Silica Public Hearings Concluded
The Mason Contractors Association of America is putting up a sustained fight.
The proposed new rule being pursued by the Occupational Safety and Health Administration (OSHA) to further reduce the permissible amount of workers’ exposure to crystalline silica is one of the biggest issues facing the masonry industry, and construction industry as a whole. As a part of the MCAA’s game plan to combat this misguided and infeasible rule, the association joined together with 25 other associations that represent almost every facet of the construction industry, to create the Construction Industry Safety Coalition (CISC).
Over many months, the MCAA and CISC have formulated and submitted official comments during the public comment period and, recently, participated in providing in-person testimony during the public hearings held during a three-week period in March at the Department of Labor headquarters in Washington, D.C. Members of the MCAA testified on our behalf, as well as individual members of other construction industry associations, such as the National Association of Home Builders, the Associated General Contractors, and the Associated Builders and Contractors, to name just a few. Finally, representatives of the Construction Industry Safety Coalition spent a full day providing testimony, answering questions from the public and OSHA, and continuing to present our case that this rule is not economically and technologically feasible and cannot be implemented as currently presented.
The responses we have received, so far, from OSHA and other people who have participated in this process have been extremely positive, and we are encouraged by the credibility that we have built up through our data-driven arguments, our willingness to participate in every step of the process, and our willingness to take as many questions as were presented to MCAA and CISC by OSHA and members of the public. While OSHA gave us an extremely short time period during which to read the proposed rule, gather our own data, formulate our written responses, and prepare our in-person testimony, we feel pleased with the limited response we were able to present.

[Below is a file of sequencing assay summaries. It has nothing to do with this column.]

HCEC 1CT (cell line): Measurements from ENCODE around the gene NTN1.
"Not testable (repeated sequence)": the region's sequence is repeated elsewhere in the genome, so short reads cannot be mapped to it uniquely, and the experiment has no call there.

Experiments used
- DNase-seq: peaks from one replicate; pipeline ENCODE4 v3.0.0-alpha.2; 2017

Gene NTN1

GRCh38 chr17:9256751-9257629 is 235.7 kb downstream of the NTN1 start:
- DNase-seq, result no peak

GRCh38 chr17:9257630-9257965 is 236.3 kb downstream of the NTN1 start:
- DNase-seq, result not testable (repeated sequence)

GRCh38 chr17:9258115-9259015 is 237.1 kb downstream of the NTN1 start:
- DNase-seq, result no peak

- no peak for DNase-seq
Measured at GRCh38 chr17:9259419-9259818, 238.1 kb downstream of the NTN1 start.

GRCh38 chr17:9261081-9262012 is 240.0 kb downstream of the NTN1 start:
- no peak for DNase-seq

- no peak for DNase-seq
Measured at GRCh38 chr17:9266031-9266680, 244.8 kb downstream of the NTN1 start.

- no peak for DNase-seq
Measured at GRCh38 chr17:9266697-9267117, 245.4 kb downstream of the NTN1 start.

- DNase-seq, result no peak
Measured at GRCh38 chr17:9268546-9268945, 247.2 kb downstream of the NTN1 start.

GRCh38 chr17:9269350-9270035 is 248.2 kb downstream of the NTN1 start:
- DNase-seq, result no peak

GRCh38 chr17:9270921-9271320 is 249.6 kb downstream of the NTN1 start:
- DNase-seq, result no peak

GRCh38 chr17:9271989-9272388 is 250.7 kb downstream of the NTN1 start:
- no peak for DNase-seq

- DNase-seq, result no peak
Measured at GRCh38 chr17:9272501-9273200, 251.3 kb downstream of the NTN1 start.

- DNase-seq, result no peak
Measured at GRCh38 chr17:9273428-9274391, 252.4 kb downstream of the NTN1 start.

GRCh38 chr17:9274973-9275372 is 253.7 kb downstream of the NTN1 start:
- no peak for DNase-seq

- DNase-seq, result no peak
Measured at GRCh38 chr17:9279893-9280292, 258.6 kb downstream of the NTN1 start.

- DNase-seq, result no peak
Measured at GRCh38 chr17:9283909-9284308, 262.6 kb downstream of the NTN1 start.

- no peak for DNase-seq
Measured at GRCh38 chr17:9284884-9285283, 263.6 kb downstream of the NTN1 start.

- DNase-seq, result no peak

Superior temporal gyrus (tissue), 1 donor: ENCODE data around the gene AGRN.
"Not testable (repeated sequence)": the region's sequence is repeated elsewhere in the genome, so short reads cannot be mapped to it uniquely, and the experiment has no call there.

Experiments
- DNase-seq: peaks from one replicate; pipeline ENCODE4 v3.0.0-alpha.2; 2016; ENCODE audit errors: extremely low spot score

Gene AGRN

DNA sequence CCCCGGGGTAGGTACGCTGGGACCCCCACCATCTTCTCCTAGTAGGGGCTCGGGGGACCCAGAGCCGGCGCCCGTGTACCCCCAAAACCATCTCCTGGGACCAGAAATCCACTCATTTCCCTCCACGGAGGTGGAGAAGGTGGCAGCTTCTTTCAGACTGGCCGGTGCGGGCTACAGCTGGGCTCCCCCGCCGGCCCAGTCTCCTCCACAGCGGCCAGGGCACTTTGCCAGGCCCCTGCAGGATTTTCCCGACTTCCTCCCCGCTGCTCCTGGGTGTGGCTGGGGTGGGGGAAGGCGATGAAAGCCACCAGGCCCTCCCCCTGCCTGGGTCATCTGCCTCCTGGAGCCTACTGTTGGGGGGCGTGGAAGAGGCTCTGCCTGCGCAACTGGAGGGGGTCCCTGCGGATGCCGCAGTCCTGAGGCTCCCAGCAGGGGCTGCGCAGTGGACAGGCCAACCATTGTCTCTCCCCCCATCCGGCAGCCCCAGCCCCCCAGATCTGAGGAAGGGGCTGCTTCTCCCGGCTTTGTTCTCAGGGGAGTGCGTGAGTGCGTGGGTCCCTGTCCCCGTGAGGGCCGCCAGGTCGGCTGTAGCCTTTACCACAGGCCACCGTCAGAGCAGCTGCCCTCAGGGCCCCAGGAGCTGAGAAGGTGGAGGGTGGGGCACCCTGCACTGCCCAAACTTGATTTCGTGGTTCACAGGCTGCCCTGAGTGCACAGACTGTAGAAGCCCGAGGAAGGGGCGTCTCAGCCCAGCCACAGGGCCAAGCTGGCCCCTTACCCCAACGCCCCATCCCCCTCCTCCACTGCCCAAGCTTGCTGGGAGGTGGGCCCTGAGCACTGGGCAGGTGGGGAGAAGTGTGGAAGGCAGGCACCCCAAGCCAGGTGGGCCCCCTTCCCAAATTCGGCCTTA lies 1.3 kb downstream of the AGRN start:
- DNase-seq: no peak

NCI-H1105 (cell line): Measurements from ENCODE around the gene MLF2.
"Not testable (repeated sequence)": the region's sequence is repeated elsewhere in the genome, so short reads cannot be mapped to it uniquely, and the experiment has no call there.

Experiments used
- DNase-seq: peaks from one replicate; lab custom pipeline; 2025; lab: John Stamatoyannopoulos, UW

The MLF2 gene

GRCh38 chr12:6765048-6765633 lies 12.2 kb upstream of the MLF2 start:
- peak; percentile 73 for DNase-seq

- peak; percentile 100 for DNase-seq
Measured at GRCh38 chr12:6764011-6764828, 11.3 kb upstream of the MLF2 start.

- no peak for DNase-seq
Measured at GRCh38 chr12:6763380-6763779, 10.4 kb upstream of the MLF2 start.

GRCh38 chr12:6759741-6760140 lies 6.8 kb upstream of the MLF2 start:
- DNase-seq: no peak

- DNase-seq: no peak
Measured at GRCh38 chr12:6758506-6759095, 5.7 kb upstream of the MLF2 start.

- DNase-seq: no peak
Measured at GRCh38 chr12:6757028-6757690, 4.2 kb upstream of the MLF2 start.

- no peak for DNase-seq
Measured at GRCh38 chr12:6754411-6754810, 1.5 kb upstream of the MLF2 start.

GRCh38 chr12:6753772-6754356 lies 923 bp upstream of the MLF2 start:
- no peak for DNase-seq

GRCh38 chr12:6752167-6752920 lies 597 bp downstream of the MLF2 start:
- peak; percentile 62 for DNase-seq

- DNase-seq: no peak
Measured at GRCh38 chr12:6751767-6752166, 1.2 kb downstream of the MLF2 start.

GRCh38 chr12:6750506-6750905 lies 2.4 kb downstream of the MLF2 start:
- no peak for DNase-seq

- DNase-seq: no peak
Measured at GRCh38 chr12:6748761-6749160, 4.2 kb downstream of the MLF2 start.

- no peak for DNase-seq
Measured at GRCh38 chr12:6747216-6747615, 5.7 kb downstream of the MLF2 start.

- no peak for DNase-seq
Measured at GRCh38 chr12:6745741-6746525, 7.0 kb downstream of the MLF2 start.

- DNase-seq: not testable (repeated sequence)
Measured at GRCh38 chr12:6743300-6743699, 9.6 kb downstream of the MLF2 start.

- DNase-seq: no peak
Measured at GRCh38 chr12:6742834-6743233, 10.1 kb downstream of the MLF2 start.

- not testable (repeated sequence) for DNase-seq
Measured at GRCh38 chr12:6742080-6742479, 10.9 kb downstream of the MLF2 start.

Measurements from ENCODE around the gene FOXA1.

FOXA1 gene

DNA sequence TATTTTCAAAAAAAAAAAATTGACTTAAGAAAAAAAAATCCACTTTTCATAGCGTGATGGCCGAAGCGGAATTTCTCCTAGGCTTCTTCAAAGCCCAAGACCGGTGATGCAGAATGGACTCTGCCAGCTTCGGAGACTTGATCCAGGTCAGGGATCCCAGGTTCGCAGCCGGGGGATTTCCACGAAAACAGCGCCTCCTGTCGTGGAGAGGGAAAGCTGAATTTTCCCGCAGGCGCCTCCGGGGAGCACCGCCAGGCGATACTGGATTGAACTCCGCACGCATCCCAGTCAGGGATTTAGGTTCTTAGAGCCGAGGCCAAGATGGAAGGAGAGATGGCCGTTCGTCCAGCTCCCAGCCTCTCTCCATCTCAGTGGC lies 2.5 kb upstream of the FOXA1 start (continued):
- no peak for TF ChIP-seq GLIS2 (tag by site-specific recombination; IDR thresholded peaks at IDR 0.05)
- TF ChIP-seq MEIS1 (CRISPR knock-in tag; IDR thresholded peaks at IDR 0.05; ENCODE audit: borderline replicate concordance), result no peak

MCAA leadership just finished participating in an all-day meeting of the Construction Industry Safety Coalition, discussing the outcomes of the public hearings and our next steps moving forward. This coalition meeting was extremely constructive, and we all feel confident we will be able to formulate and submit a strong, data-driven response to OSHA and other participants’ questions and comments now that we have heard and read all the comments that have been officially submitted by all stakeholders during the public comment period and public hearings. Final comments are due to the Occupational Safety and Health Administration from all by July 18, 2014, and we fully expect to submit numerous arguments against this rule, once again.
While we are pleased with the response we have received so far in regard to our participation and the data-driven arguments we have submitted, we know that we must remain committed to these efforts and continue our commitment to fight this rule in a unified and data-driven way. Take the time to educate yourself on this rule at www.osha.gov and www.masoncontractors.org/silica, and share your concerns with us at the MCAA. The most powerful defense we can use is to show how this rule will drastically affect our members and their businesses, and the more members we have committed to fighting this rule, the more powerful our voice will be.
Stephen A. Borg is vice president of The Keelen Group, www.keelengroup.com.
- 59The new silica rule was recently released from OSHA. As expected, the rule was not a workable solution for the issue of silicosis. The MCAA has been a part of an industry group called the Construction Industry Safety Coalition (CISC). The CISC drafted thousands of pages of documents and support…
- 58September 2014 Government Affairs Will OSHA Listen? Final post-public hearing comments have been submitted to OSHA in response to their proposed new rule to further reduce the permissible amount of workers’ exposure to crystalline silica. Stephen A. BorgWell, we have finally come to the end of our public participation with…